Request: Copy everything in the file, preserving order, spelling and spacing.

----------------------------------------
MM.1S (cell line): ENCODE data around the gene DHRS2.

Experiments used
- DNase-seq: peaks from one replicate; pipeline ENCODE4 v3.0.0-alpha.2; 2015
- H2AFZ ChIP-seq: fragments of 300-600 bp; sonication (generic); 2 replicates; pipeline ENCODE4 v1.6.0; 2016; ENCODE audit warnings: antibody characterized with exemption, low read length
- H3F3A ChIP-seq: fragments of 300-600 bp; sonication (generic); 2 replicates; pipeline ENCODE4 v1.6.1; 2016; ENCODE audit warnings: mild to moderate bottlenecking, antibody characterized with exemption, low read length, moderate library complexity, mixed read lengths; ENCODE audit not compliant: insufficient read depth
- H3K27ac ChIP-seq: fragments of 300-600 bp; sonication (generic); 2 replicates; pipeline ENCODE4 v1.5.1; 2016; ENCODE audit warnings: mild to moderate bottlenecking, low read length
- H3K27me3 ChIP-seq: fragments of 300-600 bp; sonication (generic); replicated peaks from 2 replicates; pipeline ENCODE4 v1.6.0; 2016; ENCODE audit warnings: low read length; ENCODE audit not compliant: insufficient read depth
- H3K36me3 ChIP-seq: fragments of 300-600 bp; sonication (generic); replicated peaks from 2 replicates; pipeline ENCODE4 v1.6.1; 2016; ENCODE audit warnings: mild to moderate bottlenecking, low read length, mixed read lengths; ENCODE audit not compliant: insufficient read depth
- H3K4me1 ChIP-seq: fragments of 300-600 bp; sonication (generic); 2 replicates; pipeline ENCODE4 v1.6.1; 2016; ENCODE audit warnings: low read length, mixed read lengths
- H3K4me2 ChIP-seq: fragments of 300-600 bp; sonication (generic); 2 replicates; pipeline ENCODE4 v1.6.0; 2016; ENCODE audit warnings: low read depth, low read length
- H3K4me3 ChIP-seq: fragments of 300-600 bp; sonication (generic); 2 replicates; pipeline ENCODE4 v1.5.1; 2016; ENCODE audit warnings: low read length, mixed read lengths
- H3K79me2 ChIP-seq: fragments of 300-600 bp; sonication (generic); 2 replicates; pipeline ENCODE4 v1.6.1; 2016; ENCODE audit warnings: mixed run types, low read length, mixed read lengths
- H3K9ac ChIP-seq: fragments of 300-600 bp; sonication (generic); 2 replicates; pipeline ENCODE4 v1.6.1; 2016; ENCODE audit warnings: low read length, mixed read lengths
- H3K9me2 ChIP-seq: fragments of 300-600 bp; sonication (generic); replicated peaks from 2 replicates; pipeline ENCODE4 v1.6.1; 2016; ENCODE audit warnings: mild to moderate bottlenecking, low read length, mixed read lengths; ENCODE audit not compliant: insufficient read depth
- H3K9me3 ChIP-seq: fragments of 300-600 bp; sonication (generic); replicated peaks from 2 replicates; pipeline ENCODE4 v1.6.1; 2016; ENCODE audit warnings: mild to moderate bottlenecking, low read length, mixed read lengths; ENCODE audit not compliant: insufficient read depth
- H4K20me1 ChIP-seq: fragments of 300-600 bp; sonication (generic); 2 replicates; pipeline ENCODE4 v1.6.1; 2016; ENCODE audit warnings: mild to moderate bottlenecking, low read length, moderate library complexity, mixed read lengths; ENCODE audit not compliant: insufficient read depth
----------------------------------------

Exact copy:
MM.1S (cell line): ENCODE data around the gene DHRS2.

Experiments used
- DNase-seq: peaks from one replicate; pipeline ENCODE4 v3.0.0-alpha.2; 2015
- H2AFZ ChIP-seq: fragments of 300-600 bp; sonication (generic); 2 replicates; pipeline ENCODE4 v1.6.0; 2016; ENCODE audit warnings: antibody characterized with exemption, low read length
- H3F3A ChIP-seq: fragments of 300-600 bp; sonication (generic); 2 replicates; pipeline ENCODE4 v1.6.1; 2016; ENCODE audit warnings: mild to moderate bottlenecking, antibody characterized with exemption, low read length, moderate library complexity, mixed read lengths; ENCODE audit not compliant: insufficient read depth
- H3K27ac ChIP-seq: fragments of 300-600 bp; sonication (generic); 2 replicates; pipeline ENCODE4 v1.5.1; 2016; ENCODE audit warnings: mild to moderate bottlenecking, low read length
- H3K27me3 ChIP-seq: fragments of 300-600 bp; sonication (generic); replicated peaks from 2 replicates; pipeline ENCODE4 v1.6.0; 2016; ENCODE audit warnings: low read length; ENCODE audit not compliant: insufficient read depth
- H3K36me3 ChIP-seq: fragments of 300-600 bp; sonication (generic); replicated peaks from 2 replicates; pipeline ENCODE4 v1.6.1; 2016; ENCODE audit warnings: mild to moderate bottlenecking, low read length, mixed read lengths; ENCODE audit not compliant: insufficient read depth
- H3K4me1 ChIP-seq: fragments of 300-600 bp; sonication (generic); 2 replicates; pipeline ENCODE4 v1.6.1; 2016; ENCODE audit warnings: low read length, mixed read lengths
- H3K4me2 ChIP-seq: fragments of 300-600 bp; sonication (generic); 2 replicates; pipeline ENCODE4 v1.6.0; 2016; ENCODE audit warnings: low read depth, low read length
- H3K4me3 ChIP-seq: fragments of 300-600 bp; sonication (generic); 2 replicates; pipeline ENCODE4 v1.5.1; 2016; ENCODE audit warnings: low read length, mixed read lengths
- H3K79me2 ChIP-seq: fragments of 300-600 bp; sonication (generic); 2 replicates; pipeline ENCODE4 v1.6.1; 2016; ENCODE audit warnings: mixed run types, low read length, mixed read lengths
- H3K9ac ChIP-seq: fragments of 300-600 bp; sonication (generic); 2 replicates; pipeline ENCODE4 v1.6.1; 2016; ENCODE audit warnings: low read length, mixed read lengths
- H3K9me2 ChIP-seq: fragments of 300-600 bp; sonication (generic); replicated peaks from 2 replicates; pipeline ENCODE4 v1.6.1; 2016; ENCODE audit warnings: mild to moderate bottlenecking, low read length, mixed read lengths; ENCODE audit not compliant: insufficient read depth
- H3K9me3 ChIP-seq: fragments of 300-600 bp; sonication (generic); replicated peaks from 2 replicates; pipeline ENCODE4 v1.6.1; 2016; ENCODE audit warnings: mild to moderate bottlenecking, low read length, mixed read lengths; ENCODE audit not compliant: insufficient read depth
- H4K20me1 ChIP-seq: fragments of 300-600 bp; sonication (generic); 2 replicates; pipeline ENCODE4 v1.6.1; 2016; ENCODE audit warnings: mild to moderate bottlenecking, low read length, moderate library complexity, mixed read lengths; ENCODE audit not compliant: insufficient read depth